pocket BLU – This Blu-ray includes the usual pocket BLU functionality, enabling viewers with appropriate laptop, iPad or smart

    phone integration to remotely control their Blu-ray player and access some of the bonus content from the separate device.  Also, a digital copy is available for download via the pocket BLU application.


    Commentary with Director Joe Carnahan, and Editors Roger Barton and Jason Hellmann (AVAILABLE BOTH ON DVD & BLU-RAY) – This scene-specific commentary finds Joe Carnahan watching the movie with his second team of editors as they drink shots of Macallan scotch whisky.   Aside from Carnahan’s terrible pronunciation of “Macallan”, this is an extremely helpful commentary.  Carnahan and the guys get into a lot of material, including discussing scenes and ideas that didn’t make the final cut.  In one moment, they debunk an online rumor about audio elements people thought they were hearing.  In another key moment, Carnahan acknowledges his debt to Sometimes A Great Notion in his staging.  Near the end of the movie, Carnahan offers an acknowledgement to Jamin Winans for the musical cue this movie lifts from  Winans’ film Ink.  As the movie goes into the final credits, Carnahan goes on an inexplicable rant at producer Bill Johnson (one of the heads of Inferno, which helped put the movie together).  Carnahan’s comment to Johnson of “You’re lucky I didn’t murder you!” feels like there may have been some unhappy times regarding the budget of the movie.   Granted, there’s too much of the mutual congratulations and Carnahan is very impressed with his own work, but there is also a lot of good stuff to be found here.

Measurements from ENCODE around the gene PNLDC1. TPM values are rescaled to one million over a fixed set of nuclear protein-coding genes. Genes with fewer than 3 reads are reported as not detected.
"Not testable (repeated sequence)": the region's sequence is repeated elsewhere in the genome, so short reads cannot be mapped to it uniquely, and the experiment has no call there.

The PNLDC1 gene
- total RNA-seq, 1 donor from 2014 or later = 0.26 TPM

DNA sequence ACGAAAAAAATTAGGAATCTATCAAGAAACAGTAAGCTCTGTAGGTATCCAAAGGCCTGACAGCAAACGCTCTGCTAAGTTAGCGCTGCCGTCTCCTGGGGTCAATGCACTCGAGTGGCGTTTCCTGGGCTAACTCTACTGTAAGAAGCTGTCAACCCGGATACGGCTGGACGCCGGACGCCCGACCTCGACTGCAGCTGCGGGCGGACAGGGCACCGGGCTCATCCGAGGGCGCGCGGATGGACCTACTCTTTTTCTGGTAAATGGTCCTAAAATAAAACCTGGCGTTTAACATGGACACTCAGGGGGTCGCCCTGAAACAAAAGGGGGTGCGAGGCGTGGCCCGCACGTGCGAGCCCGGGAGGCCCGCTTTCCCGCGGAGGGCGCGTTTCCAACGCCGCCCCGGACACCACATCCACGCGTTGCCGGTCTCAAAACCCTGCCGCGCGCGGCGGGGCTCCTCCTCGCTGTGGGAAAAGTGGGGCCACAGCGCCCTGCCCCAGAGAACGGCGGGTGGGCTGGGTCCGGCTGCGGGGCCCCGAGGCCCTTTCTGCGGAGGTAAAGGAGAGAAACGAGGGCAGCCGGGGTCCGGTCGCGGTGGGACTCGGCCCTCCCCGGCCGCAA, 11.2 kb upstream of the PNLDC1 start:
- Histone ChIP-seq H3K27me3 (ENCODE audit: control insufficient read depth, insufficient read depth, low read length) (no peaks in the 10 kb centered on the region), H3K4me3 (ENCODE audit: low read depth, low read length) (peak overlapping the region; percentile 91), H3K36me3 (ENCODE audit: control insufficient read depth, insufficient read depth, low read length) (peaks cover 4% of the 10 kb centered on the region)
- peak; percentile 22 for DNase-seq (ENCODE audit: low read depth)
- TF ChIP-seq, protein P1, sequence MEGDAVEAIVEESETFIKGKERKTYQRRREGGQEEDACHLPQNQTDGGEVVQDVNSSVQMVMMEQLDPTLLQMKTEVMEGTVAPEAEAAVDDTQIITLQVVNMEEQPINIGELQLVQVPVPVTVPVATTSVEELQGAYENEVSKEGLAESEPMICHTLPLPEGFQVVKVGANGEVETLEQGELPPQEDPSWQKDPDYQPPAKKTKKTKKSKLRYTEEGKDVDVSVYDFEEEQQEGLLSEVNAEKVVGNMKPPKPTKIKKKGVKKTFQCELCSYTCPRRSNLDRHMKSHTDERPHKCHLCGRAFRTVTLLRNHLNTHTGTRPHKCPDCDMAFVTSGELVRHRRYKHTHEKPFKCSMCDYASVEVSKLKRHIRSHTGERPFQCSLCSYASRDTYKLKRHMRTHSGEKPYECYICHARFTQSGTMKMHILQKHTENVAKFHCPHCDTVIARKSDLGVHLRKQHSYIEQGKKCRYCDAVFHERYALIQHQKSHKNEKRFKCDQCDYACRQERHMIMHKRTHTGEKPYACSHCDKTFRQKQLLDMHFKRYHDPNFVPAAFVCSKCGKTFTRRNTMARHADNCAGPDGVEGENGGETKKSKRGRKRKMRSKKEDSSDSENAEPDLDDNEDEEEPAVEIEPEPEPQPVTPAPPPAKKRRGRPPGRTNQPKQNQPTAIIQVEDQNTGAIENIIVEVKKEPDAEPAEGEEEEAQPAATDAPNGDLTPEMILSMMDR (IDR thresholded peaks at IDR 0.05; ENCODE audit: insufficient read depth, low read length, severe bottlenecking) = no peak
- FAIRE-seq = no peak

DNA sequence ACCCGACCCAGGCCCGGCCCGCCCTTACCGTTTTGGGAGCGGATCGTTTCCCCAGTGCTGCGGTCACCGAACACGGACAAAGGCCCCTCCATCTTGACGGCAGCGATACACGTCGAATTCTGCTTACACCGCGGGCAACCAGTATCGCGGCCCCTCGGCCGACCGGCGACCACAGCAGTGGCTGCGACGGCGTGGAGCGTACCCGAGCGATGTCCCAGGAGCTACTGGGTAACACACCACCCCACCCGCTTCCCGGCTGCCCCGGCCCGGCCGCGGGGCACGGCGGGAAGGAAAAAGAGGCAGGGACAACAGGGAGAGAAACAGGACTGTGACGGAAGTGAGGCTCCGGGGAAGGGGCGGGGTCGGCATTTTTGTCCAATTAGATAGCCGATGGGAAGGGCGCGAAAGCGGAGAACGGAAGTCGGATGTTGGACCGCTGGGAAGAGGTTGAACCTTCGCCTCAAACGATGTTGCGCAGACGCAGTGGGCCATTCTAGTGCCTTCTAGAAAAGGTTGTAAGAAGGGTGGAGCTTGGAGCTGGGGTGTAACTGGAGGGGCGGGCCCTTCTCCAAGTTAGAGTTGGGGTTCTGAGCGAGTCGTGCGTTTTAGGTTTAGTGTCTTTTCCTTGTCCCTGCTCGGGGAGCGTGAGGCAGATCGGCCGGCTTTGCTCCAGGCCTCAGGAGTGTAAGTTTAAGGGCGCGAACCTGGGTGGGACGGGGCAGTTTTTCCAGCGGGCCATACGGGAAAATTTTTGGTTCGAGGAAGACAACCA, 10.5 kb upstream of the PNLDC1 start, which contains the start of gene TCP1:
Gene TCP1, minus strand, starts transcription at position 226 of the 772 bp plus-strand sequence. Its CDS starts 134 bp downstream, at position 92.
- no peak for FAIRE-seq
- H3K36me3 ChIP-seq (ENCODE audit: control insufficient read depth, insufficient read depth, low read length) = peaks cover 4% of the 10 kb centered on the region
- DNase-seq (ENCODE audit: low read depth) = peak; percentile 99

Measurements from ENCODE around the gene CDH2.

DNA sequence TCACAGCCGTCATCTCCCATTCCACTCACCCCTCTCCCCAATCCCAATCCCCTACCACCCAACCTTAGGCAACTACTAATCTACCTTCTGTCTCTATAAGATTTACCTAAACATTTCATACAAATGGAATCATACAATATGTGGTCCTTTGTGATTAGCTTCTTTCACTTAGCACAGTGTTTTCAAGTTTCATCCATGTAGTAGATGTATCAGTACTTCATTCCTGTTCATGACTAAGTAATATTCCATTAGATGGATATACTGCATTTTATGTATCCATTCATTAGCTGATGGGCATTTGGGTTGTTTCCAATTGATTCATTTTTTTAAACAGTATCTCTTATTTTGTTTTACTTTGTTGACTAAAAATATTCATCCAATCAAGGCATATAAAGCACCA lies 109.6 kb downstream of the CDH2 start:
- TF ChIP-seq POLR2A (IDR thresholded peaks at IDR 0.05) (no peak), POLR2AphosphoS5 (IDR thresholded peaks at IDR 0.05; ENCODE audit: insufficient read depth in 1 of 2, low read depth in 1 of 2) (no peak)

Deleted Scenes (22:25 Total, 1080p) (AVAILABLE BOTH ON DVD & BLU-RAY) – A total of six deleted or extended scenes are presented here, from some early moments up to roughly the halfway point of the story.  There’s nothing really critical here, although the last one where the guys struggle to make a fire does convey the physical anguish the characters are experiencing.


    D-Box – The Blu-ray comes with D-Box functionality for those viewers who have this capability.  One can only wonder how D-Box would handle the plane crash sequence…